Purpose of this policy
- reduce the incidence of volatile substance use
- provide guidance if volatile substance use creates an emergency
- recognise that volatile substance use requires a unique response.
Schools must be prepared to:
- react to a volatile substance use emergency
- respond to evidence of volatile substance use with education and support from trained experts.
Warning: Volatile substance use increases when publicity occurs, if there is no evidence of volatile substance use in the area, it may be counterproductive to raise the matter in the classroom.
Current national and state policies and strategies indicate that volatile substances should not form part of general school-based drug education programs. Department resources provide classroom based information around volatile substances in the context of occupational health and safety and dealing with hazardous substances and poisons.
Specific, targeted education programs to address volatile substance use may be required for students who are already using these substances. These targeted education programs should be conducted outside of the classroom and conducted by trained experts and offered alongside school-based intervention support.
Volatile substances are chemicals that give off vapours and fumes at room temperature. These are also known as inhalants or solvents and can include volatile solvents, aerosols, gases, glues and nitrites. These substances have psychoactive properties and their inhalation can be potentially intoxicating. The effects will vary depending on the substance used, the amount inhaled, the method and duration of use, the physical and psychological profile of the user and the environment where used.
Volatile substance use, could cause:
- uninhibited behaviour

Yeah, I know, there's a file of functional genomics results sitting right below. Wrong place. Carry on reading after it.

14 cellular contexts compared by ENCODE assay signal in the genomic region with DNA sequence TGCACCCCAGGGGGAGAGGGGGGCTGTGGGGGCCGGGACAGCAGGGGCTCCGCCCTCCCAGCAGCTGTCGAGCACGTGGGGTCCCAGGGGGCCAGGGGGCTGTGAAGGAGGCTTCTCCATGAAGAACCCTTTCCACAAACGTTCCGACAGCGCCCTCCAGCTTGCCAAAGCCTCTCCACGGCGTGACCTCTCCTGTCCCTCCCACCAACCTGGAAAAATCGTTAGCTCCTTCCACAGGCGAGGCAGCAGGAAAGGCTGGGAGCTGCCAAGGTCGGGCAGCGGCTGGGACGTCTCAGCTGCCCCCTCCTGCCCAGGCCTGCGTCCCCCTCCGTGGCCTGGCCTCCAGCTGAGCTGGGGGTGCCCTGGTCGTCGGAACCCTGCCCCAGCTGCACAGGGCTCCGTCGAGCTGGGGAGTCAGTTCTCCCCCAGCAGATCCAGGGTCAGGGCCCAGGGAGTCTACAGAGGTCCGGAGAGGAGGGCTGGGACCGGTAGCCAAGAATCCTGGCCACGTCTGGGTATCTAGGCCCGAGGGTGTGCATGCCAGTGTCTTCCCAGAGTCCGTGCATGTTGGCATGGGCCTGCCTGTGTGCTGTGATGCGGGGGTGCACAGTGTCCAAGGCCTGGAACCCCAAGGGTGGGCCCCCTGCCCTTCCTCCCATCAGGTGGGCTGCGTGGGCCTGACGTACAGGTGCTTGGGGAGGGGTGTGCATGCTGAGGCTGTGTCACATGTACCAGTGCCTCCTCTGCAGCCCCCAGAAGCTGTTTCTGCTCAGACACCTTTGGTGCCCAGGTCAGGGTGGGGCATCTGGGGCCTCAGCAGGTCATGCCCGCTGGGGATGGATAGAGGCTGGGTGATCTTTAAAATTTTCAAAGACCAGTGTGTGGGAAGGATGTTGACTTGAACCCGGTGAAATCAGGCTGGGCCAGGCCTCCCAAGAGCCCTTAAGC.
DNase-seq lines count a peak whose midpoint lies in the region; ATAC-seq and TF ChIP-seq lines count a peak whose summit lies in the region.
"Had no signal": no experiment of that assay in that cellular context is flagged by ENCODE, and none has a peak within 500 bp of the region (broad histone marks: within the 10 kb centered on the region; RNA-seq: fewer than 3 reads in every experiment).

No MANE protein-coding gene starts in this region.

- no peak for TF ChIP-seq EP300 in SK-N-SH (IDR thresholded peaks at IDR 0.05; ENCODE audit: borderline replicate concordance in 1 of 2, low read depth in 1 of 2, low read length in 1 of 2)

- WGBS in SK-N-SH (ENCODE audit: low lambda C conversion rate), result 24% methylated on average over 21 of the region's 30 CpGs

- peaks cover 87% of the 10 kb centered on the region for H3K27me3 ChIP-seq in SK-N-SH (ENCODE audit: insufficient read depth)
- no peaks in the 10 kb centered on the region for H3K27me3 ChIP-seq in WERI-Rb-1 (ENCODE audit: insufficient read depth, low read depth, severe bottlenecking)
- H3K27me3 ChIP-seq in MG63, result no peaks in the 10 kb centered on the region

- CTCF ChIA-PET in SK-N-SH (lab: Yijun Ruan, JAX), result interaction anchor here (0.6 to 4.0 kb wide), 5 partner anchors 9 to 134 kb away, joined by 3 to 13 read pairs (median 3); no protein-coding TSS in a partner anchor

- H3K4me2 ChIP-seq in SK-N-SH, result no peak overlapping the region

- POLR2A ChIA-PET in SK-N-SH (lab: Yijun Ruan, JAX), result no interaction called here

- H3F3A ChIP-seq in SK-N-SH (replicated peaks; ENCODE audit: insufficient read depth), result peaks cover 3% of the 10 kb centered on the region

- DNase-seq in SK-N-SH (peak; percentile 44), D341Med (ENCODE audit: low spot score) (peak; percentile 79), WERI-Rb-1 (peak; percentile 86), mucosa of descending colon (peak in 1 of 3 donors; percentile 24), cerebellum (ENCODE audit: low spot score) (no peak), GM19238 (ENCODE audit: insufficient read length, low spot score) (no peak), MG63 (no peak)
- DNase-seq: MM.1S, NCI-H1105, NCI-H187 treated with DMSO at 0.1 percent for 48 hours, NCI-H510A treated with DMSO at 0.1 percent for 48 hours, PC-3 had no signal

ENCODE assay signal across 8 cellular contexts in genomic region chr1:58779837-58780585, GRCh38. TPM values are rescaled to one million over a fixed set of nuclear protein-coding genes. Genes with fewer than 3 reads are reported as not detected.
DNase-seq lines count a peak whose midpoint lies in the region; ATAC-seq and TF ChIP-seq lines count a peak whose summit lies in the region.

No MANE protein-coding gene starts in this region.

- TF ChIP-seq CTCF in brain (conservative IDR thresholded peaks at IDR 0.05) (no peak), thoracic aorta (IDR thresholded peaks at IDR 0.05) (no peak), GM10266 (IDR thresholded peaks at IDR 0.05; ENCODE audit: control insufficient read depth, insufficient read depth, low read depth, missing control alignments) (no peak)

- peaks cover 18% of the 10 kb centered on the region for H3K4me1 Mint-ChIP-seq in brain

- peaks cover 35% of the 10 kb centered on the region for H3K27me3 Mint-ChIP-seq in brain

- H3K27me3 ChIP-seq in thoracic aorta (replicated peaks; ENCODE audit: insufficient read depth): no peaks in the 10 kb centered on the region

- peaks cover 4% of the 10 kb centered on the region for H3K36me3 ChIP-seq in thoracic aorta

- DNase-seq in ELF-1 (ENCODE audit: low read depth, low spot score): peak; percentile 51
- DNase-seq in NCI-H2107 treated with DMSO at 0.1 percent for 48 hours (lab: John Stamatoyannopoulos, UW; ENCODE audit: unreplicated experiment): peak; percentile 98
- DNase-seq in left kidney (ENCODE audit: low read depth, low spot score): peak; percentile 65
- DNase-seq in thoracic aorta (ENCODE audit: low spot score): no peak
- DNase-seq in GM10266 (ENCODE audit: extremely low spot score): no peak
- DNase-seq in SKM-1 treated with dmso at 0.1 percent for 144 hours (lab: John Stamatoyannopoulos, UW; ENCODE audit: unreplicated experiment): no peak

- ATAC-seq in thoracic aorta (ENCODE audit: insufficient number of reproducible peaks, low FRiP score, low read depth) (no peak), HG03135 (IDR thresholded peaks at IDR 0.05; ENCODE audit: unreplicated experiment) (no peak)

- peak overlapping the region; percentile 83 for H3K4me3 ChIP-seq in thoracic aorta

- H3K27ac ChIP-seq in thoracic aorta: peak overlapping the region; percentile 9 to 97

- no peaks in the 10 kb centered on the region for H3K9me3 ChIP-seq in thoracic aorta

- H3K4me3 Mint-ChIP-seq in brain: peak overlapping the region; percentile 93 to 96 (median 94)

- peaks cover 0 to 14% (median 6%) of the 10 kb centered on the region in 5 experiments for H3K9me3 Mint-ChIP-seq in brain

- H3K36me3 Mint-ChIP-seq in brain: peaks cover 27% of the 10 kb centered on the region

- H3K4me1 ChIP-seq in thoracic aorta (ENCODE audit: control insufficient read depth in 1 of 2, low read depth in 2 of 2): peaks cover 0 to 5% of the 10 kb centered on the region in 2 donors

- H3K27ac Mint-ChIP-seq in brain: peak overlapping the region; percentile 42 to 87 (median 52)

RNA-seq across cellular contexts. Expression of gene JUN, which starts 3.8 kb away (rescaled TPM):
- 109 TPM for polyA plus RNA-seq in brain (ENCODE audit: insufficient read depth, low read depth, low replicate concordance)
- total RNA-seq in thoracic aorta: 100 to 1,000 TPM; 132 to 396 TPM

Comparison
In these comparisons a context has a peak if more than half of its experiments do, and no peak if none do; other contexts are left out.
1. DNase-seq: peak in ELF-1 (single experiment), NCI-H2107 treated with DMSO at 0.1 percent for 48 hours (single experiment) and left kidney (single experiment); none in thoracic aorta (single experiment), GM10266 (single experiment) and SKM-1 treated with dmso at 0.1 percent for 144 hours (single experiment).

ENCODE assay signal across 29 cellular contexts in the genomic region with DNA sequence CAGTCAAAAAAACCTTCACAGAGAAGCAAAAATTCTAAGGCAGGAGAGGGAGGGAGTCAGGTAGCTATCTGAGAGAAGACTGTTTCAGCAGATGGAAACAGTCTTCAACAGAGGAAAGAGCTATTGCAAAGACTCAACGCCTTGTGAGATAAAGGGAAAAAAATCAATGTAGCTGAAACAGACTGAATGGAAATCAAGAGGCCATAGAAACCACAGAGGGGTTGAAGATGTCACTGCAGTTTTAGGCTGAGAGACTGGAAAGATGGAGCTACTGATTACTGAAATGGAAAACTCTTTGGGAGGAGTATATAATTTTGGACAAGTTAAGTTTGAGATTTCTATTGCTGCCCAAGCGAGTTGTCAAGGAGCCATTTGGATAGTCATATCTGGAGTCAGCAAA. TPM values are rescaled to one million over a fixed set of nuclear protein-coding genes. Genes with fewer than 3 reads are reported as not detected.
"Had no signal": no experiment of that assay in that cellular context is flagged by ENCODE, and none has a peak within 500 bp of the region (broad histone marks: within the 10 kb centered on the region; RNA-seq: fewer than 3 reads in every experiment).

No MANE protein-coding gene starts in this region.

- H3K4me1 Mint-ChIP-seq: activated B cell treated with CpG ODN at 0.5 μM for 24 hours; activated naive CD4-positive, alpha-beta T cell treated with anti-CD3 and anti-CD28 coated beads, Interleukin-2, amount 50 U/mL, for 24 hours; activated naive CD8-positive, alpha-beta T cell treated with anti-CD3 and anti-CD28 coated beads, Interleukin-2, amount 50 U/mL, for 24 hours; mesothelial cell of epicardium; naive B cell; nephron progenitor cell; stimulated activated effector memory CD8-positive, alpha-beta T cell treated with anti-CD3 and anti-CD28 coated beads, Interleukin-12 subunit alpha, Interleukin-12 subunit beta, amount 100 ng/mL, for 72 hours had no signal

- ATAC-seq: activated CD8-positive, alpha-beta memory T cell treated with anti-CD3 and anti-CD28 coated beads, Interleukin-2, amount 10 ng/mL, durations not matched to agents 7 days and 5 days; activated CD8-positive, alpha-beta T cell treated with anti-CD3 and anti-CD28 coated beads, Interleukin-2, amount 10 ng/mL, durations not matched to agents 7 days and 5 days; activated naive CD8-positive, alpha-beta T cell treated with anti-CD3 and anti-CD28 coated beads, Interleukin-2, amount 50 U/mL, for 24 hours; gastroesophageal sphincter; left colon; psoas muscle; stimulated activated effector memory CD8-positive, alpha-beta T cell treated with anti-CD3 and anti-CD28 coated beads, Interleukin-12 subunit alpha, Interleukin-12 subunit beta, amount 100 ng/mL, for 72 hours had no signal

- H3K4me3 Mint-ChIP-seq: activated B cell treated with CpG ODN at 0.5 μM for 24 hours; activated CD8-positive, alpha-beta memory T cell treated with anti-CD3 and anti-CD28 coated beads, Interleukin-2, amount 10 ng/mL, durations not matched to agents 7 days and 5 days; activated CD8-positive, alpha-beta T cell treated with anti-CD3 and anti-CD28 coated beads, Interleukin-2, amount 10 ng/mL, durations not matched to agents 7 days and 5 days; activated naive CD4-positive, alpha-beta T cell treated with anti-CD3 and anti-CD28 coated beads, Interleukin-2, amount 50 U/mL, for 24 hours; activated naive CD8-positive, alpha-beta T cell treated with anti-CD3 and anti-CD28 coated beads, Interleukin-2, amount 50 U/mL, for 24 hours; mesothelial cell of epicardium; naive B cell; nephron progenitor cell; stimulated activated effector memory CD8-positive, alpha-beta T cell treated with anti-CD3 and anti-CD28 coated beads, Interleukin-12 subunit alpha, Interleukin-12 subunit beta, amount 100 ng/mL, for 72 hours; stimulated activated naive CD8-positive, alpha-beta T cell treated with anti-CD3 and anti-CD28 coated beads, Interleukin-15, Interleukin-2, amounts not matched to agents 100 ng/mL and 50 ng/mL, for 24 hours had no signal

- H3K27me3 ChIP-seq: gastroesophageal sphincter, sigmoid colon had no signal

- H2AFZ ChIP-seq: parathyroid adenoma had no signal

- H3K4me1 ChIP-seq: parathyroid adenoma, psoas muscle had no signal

- decreased heart and breathing rates
- heart failure
- death by accident.
Readily available solvents, many of which are highly flammable, include:
- correction fluids
- aerosol sprays
- butane gas
Actions and responses
If a volatile substance use emergency occurs:
When volatile substances have been ingested, maintaining a calm demeanour and encouraging calm among others is particularly pertinent. If young people become panicked, or are startled by an unexpected intrusion, they are not only subject to the normal hazards of intoxication, they also risk ‘sudden sniffing death’ from cardiac arrest.
assess the situation
Information can be obtained through observation or behavioural and physical symptoms, as well as by ‘gentle’ questioning.
ensure safety and provide assistance to those overcome by effects
If a person who has been using volatile solvents is unconscious, drowsy, has chest pains, difficulty breathing, blurred vision, vomiting, or other symptoms that cause concern seek immediate medical assistance. Consider the safety of all involved, including yourself.
seek further assistance if necessary
If there are concerns about the immediate health of students or the numbers of students involved send someone for support. Where possible do not leave students unattended.
inform the school administration
An incident involving volatile substances should be reported to the principal. Depending on the severity and nature of the incident, it then becomes the principal’s responsibility to fully document and report the incident to Emergency and Security Management, the regional office and where necessary to the Victorian WorkCover Authority
Parents/guardians of students involved in the incident should be contacted. Be aware of sensitivities associated with volatile substance use.
Important: As solvents make the body more sensitive to adrenaline, do not frighten or chase solvent users.
Education and Training Reform Act 2006